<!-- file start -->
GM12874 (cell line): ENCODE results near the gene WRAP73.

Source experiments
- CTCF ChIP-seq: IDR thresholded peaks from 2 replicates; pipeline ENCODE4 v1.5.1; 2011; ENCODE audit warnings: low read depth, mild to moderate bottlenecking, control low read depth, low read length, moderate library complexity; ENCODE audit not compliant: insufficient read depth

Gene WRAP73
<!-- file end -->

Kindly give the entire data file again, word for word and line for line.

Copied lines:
GM12874 (cell line): ENCODE results near the gene WRAP73.

Source experiments
- CTCF ChIP-seq: IDR thresholded peaks from 2 replicates; pipeline ENCODE4 v1.5.1; 2011; ENCODE audit warnings: low read depth, mild to moderate bottlenecking, control low read depth, low read length, moderate library complexity; ENCODE audit not compliant: insufficient read depth

Gene WRAP73